Wednesday May 03, 2023 - 11:00 to 12:35
Arianna Barbetta, United States has been granted the WIT Scientific Congress Award
Interplay between intrahepatic macrophages and alloreactive and regulatory T-cells mediates the complex alloimmune microenvironment during acute rejection in clinical liver transplantation
Arianna Barbetta1, Brittany Rocque1, Sarah Bangerth1, Carly Weaver2, Janet Kim1, Bryce Roper1, Shefali Chopra3, Rohit Kohli4, Juliet Emamaullee1.
1Surgery, Division of Abdominal Organ Transplantation, University of Southern California, Los Angeles, CA, United States; 2Division of Hepatobiliary and Abdominal Organ Transplantation Surgery, Children's Hospital-Los Angeles, Los Angeles, CA, United States; 3Pathology, University of Southern California, Los Angeles, CA, United States; 4Pediatrics, Children's Hospital-Los Angeles, Los Angeles, CA, United States
Background: Acute T-cell mediated rejection (TCMR) remains the most frequent complication after liver transplantation (LT). Features of innate and adaptive components of alloimmunity within the human allograft are poorly understood. Using Imaging Mass Cytometry (IMC), a multiplexed imaging-based single-cell technology, we sought to characterize the intrahepatic cellular profiles and interactions in TCMR in clinical LT.
Methods: Liver specimens from 76 patients including 38 with TCMR (RAI≽ 4), 14 with chronic rejection (CR), and 24 with no-rejection (NR) were selected retrospectively from our center. Multiplexed images of FFPE slides were obtained using a 22 IMC antibody panel (17 immune and 5 structural markers). Supervised and unsupervised clustering were used to aggregate single-cell data based on marker expression and for cluster identification. Cell-to-cell spatial interactions were analyzed via neighborhood analysis.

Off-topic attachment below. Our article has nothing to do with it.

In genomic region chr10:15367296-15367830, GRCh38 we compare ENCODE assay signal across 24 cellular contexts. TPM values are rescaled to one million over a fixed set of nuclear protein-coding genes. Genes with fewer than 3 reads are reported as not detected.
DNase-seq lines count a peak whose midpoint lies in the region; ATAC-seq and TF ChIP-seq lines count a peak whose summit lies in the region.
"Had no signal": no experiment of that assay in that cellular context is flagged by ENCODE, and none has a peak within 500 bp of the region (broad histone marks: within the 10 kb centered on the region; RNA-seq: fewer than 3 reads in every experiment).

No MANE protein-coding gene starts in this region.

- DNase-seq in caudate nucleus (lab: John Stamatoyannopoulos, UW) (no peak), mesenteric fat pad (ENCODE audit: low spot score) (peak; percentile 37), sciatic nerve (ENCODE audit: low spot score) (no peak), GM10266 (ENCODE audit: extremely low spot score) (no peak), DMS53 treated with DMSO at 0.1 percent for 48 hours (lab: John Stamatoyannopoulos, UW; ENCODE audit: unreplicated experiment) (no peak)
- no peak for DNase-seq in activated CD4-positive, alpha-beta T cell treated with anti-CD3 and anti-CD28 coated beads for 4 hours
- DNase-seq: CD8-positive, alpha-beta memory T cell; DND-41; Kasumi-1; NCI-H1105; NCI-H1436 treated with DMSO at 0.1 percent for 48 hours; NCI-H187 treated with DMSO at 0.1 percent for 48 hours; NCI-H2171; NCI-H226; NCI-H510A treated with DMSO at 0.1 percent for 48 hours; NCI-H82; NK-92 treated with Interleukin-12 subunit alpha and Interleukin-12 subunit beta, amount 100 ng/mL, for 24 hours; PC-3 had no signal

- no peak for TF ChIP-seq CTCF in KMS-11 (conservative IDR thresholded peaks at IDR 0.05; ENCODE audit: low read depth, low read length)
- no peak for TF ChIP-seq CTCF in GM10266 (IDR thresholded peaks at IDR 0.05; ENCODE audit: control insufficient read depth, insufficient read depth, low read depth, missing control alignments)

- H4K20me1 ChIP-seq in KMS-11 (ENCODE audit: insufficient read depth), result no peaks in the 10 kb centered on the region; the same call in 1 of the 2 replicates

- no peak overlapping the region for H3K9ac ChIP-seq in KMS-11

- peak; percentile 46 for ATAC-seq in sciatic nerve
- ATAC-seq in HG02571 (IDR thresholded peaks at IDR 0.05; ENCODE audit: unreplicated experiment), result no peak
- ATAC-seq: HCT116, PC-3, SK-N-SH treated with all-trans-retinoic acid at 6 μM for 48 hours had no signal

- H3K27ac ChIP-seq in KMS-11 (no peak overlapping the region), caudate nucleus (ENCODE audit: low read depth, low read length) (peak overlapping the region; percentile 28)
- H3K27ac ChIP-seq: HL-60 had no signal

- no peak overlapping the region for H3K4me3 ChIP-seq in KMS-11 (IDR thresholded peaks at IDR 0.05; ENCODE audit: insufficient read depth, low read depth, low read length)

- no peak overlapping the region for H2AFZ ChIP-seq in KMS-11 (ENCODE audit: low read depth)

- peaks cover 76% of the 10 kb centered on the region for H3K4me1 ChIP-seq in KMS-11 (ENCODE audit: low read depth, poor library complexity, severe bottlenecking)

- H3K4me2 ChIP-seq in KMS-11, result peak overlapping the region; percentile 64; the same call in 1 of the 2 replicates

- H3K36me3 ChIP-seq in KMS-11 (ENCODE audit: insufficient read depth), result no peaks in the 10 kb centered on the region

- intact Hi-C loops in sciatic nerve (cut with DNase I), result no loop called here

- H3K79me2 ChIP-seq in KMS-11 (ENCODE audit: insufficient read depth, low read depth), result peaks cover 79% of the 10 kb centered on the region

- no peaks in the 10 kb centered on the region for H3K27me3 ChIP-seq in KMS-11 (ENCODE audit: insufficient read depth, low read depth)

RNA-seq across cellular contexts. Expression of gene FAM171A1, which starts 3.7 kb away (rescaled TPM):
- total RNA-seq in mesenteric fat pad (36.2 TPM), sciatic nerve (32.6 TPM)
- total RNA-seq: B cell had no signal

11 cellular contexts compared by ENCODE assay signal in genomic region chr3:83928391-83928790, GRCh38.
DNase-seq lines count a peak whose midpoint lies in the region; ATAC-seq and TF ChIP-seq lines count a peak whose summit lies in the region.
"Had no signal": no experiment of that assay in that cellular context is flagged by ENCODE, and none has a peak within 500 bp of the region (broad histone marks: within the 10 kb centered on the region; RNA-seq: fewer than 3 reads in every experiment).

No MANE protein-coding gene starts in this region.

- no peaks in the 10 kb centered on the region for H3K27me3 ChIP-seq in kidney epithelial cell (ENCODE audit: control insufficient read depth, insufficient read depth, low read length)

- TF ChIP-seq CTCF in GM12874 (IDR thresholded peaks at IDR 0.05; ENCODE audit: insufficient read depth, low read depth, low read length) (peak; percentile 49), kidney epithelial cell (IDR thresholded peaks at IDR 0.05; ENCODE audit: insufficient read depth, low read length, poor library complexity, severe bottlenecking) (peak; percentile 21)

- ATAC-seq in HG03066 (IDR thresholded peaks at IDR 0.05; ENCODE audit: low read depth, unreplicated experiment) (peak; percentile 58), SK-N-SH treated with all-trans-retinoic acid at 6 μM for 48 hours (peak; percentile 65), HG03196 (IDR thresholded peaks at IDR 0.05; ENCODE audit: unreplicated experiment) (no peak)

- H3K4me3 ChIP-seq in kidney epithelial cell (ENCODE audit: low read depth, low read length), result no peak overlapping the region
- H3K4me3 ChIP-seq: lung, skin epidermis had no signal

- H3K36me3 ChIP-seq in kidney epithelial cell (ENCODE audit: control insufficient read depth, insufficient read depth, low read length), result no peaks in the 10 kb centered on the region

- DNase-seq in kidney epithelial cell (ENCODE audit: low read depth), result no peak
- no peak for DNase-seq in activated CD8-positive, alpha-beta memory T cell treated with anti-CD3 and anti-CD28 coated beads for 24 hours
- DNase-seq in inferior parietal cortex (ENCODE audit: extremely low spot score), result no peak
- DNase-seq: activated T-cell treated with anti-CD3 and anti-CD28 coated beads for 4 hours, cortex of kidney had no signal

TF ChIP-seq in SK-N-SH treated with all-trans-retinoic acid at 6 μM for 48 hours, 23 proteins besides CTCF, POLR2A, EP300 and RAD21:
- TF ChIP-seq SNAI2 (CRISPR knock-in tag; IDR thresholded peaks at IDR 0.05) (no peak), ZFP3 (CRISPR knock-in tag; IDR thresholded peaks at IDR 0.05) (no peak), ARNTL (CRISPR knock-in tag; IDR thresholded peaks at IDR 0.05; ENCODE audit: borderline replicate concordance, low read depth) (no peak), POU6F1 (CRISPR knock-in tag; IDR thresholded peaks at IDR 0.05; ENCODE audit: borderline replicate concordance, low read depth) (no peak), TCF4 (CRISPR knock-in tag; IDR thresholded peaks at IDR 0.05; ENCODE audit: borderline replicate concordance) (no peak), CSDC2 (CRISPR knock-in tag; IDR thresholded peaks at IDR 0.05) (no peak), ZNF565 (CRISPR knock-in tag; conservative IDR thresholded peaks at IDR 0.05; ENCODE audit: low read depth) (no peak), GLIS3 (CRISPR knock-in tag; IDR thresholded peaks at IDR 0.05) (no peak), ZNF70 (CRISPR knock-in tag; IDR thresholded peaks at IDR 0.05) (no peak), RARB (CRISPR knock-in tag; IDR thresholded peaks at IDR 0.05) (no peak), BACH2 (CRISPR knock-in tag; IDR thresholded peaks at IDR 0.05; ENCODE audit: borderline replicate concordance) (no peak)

Results: Out of 461,816 cells identified across the entire cohort, 149,272 were classified as immune cells composed of 29 discrete subpopulations. TCMR had a greater proportion of immune cells compared to NR and CR (p<0.001) (Fig. 1A). Subcluster analysis within the CD3+CD4+ T-cell population showed an expansion of CD4+FoxP3+ Treg and proliferating CD4+ T-cells (Fig. 1B/C), with a higher ratio of Tregs:Proliferating CD4+ T-cells in TCMR compared to NR and CR (p=0.05). TCMR showed a greater proportion of PD1+CD8+ T-cells (Fig. 1D) and a higher ratio of PD1+CD8+T cell:Cytotoxic T-cells compared to CR and NR groups (p= 0.01), with more proliferating M1 and M2 macrophages (p<0.01 and p=0.034, respectively). Interestingly, in the context of TCMR, neighborhood analysis showed avoidance between macrophages and all CD8+Tcell subpopulations (p=0.01) (Fig 1E).
Conclusion: These data demonstrate that expansion of alloreactive T-cells in TCMR is associated with upregulation of regulatory phenotype CD4+Foxp3+ and PD1+CD8+ T-cells with a significant loss of interaction between M1/M2 macrophages and CD8+ T-cells. Therapies promoting expansion and interaction of intrahepatic macrophages and PD-1+ regulatory T-cells should be investigated as novel therapeutic targets for TCMR post-LT.
BR has received research support from a Broad Clinical Research Fellowship and One Legacy Fellowship Training Grant. JE was supported by a K08 from National Cancer Institute (K08CA245220), American Society of Transplant Surgeons Faculty Development Grant, Society for the Study of Liver Diseases, Clinical, Translational, and Outcomes Research Award, and Liver Scholar Award from Gilead Research Foundation.